Shipping patterns for LTL customers have shifted, observes Phil Pierce, executive vice president sales & marketing, Averitt Express (www.averittexpress.com), and it's important that carriers both recognize the changes and respond to them. Here are some of the most notable changes: n Several years ago, the trend was for shippers to close their regional distribution centers (DCs) in favor of large, consolidated DCs. However, in the aftermath of 9/11 and attendant security concerns, shippers have gone back to regionalizing their distribution patterns.
- Shippers continue to ask carriers to extend their lanes further because they want next-morning or next-day delivery.
- Delivery reliability used to be a major factor in choosing a carrier, but in today's environment, service is almost a given. “If you don't have the service, you're not asked to the party,” Pierce notes.
- Price plays a part in shipper carrier selection, but it's not so much the bottom price — it's how well the price blends in with a shipper's overall strategy.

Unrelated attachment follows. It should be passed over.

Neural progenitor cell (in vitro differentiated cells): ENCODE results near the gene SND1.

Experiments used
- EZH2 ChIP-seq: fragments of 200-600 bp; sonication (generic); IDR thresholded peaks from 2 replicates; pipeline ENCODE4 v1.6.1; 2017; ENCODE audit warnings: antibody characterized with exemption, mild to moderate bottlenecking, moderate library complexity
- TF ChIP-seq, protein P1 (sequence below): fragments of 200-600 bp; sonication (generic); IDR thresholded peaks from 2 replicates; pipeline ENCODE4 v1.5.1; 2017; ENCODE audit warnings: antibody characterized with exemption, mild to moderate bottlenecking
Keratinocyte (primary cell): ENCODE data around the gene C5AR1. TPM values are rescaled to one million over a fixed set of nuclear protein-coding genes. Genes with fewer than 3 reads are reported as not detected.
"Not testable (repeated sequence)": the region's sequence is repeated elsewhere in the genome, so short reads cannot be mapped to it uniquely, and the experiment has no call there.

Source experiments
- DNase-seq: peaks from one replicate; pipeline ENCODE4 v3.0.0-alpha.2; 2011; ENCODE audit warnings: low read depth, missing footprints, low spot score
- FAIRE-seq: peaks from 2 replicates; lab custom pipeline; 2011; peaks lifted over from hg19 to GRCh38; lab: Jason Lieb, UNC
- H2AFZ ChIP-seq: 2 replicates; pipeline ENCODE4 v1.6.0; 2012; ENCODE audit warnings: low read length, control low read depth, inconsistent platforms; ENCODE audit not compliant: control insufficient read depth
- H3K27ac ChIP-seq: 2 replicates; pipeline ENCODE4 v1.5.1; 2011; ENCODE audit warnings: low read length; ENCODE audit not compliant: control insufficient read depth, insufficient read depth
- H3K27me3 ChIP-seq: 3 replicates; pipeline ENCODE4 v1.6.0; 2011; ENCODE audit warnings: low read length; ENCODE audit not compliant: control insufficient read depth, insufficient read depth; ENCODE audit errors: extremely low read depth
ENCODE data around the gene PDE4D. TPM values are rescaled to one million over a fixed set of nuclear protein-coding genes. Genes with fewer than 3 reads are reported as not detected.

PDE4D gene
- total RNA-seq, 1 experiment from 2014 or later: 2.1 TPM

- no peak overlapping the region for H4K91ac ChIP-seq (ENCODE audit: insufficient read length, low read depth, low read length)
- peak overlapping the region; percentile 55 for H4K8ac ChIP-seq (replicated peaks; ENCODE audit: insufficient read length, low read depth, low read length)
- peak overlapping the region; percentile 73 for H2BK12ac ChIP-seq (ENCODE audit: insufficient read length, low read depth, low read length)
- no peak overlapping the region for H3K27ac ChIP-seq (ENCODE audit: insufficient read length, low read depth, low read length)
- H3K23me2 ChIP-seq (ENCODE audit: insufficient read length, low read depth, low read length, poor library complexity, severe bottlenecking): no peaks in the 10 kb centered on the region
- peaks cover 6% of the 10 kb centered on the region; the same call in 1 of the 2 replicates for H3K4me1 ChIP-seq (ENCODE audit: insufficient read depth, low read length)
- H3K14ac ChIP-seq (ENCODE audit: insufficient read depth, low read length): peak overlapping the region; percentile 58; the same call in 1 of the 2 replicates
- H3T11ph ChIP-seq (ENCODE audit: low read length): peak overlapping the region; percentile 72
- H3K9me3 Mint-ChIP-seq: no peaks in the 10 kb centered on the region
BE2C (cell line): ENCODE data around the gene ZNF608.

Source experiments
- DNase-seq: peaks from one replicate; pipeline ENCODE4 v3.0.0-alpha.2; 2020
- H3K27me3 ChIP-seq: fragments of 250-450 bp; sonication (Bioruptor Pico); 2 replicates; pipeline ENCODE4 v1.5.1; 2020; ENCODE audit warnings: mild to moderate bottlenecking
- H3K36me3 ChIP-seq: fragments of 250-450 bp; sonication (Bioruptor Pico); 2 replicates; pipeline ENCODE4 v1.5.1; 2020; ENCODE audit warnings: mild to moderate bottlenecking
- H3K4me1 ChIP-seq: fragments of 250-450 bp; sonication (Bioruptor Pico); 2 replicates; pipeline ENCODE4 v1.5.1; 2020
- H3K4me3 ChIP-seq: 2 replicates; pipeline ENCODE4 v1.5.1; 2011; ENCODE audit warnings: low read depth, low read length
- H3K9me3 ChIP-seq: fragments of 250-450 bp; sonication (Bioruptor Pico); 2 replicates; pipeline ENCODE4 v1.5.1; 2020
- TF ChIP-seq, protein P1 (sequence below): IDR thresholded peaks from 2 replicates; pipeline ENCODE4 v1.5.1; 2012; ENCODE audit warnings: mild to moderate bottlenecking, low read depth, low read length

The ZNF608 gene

- For Averitt, the fastest-growing segment of its business is providing customized solutions. “Our industry has traditionally tried to force all the transportation into one mode or another,” Pierce notes. “We're teaching our people at the local service centers to listen to their customers, find out exactly what their issues are, and then customize a solution for that customer.” LTL carriers should think of themselves as a third-party provider with assets.
- About 18 months ago Averitt opened portside deconsolidation centers at 12 ports. “We recognized the potential of international business, beginning with NAFTA and business moving between the U.S. and Mexico,” Pierce says. “Most of that freight now has gone to China. If you're not at the ports or in the international arena, then you're not going to be a viable LTL provider in the future.”